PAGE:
So what algorithms can we use to solve this kind of optimisation problem?

To solve this type of problem our best approach is to use randomised heuristic algorithms. For example a random walk: we randomly pick a combination of bids to accept as winning bids, compute the economic value of that combination, randomly reject a few of those bids and accept a few different bids instead, then we compute the economic value again, and repeat over and over again, remembering whichever was the best combination we tried out. Thus it’s a random walk through the space of all possible combinations. There are various algorithms building on this principle, but the fundamental approach is really just this simple: try out some combinations at random, evaluate them, and then try out some more!

But wait, wouldn’t someone just train an AI or deep learning model to instantly find the best combination?

No! Cutting edge machine learning can do incredible things, but fundamentally what’s being achieved is an incredible capacity for perception and decision making. Perception means converting complicated inputs (e.g. millions of pixels) into meaningful conclusions (e.g. it’s a cat!), and decision making means deciding based on a complicated input (e.g. more pixels) which action to take next (e.g. which actuator in the robotic arm to activate). This kind of technology cannot instantly find the best combination of bids because, fundamentally, although millions of items and bids is complicated, it’s not rich data containing useful patterns (like eyes and ears) — in other words: machine learning can’t solve problems where there’s nothing for the machine to learn!

What cutting edge machine learning can do is provide a complement to smart markets. It might be hard to pick just two or three hotels you really like the look of from the thousands of hotels available in Rome; this is where modern machine learning approaches can excel! By combining all the rich details about the hotels with information about your past choices and preferences, a ‘recommender system’ can help you pick the hotel and taxi combinations worth bidding on in the smart market.

But wait, I don’t want to make a bid on a can of coke!

Fair enough, a smart market probably isn’t going to be the right environment for every transaction! In some market places we might really value immediacy, or we might want a lot of guidance about pricing. A smart market changes how we think about pricing: instead of paying a fixed price and knowing we’ll get the item, we have to think about what would be the maximum we would be willing to pay, commit to paying that price, and then wait for the auction to clear before finding out which bid was a winner and how much we in fact have to pay. That wait time will vary and, just like today, some transactions are concluded in seconds while others take months.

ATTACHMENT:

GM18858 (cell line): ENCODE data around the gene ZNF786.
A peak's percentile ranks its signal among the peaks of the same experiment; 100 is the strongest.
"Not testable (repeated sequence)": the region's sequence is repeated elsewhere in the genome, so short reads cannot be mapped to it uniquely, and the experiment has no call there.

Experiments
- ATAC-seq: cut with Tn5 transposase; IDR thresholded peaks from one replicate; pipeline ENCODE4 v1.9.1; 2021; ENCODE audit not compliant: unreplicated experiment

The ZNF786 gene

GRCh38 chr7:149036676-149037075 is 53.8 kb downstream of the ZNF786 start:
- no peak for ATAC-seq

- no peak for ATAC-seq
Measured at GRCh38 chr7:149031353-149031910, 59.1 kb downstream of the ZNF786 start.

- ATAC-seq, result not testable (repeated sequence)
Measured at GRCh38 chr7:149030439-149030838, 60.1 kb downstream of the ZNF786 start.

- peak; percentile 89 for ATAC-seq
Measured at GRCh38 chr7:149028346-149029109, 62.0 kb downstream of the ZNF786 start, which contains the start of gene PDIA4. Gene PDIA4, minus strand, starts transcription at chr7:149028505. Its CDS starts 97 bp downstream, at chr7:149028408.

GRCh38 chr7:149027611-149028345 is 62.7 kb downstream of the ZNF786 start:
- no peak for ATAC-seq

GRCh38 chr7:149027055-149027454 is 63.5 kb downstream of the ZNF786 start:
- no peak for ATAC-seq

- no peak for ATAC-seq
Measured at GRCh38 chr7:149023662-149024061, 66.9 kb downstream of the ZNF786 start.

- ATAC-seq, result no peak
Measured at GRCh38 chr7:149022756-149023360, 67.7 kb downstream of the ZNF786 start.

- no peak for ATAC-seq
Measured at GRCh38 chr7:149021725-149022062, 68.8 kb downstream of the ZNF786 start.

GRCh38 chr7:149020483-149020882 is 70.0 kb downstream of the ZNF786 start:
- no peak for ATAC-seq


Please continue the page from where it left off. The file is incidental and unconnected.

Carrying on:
Okay, so why do smart markets need smart contracts?

The decentralised digital economy of the future needs protocols for running these smart markets, and that’s where Synergetic Contracts come into the picture. Existing smart contracts execute relatively trivial computations and are not much more complex than ordinary financial transactions. Truly smart contracts will need to be able to execute optimisation algorithms to run smart markets. This is what we’ve built and are developing on a daily basis at Fetch.AI. We are really excited about this as smart markets already have major applications in, for example, the energy sector.

Furthermore, these optimisation algorithms can be adjusted both in how long to run them for, as well as how many random parallel initialisations to begin. In general there are a some optimal combinations of these parameters that lead to finding better solutions more quickly. We can control these parameters if we embed the combinatorial auction in a smart contract; we simply control the number of miners, and the number of steps taken in a single call to the mining function.

On top of executing sophisticated optimisation algorithms, these Synergetic Contracts will need to be able to implement appropriate clearing schedules, methods for listing new items and bids, handling payment defaults, and much, much more. We are building smart contracts truly worthy of the moniker.

Smart contracts are going to play an increasing role in our lives over the coming years. To learn more about Fetch.AI’s unique take on another application of this technology, read our article about Synergetic Smart Contracts. is building an open access, tokenized, decentralized machine learning network to enable smart infrastructure built around a decentralized digital economy

Khan Baykaner